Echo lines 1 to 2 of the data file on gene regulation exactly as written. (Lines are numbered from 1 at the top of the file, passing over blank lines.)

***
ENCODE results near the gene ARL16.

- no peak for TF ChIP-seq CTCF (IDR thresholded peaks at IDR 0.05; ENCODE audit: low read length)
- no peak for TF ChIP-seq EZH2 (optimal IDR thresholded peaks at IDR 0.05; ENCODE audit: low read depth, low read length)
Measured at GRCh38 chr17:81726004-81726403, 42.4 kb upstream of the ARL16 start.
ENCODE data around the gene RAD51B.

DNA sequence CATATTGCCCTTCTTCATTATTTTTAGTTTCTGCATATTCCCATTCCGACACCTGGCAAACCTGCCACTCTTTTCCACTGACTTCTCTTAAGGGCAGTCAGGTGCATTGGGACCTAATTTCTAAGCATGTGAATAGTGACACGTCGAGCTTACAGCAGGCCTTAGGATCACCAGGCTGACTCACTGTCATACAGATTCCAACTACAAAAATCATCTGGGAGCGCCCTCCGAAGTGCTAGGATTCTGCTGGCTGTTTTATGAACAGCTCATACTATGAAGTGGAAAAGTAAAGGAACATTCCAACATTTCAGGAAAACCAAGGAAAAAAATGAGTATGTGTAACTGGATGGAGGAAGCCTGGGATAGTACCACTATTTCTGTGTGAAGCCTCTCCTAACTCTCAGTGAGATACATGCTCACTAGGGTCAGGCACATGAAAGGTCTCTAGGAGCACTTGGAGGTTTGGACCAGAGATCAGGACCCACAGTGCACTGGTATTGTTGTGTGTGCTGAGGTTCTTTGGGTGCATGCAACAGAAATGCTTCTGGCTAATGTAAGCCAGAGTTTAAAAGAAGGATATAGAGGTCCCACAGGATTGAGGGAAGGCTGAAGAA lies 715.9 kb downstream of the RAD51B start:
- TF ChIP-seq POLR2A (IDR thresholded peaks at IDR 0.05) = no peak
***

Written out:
ENCODE results near the gene ARL16.

- no peak for TF ChIP-seq CTCF (IDR thresholded peaks at IDR 0.05; ENCODE audit: low read length)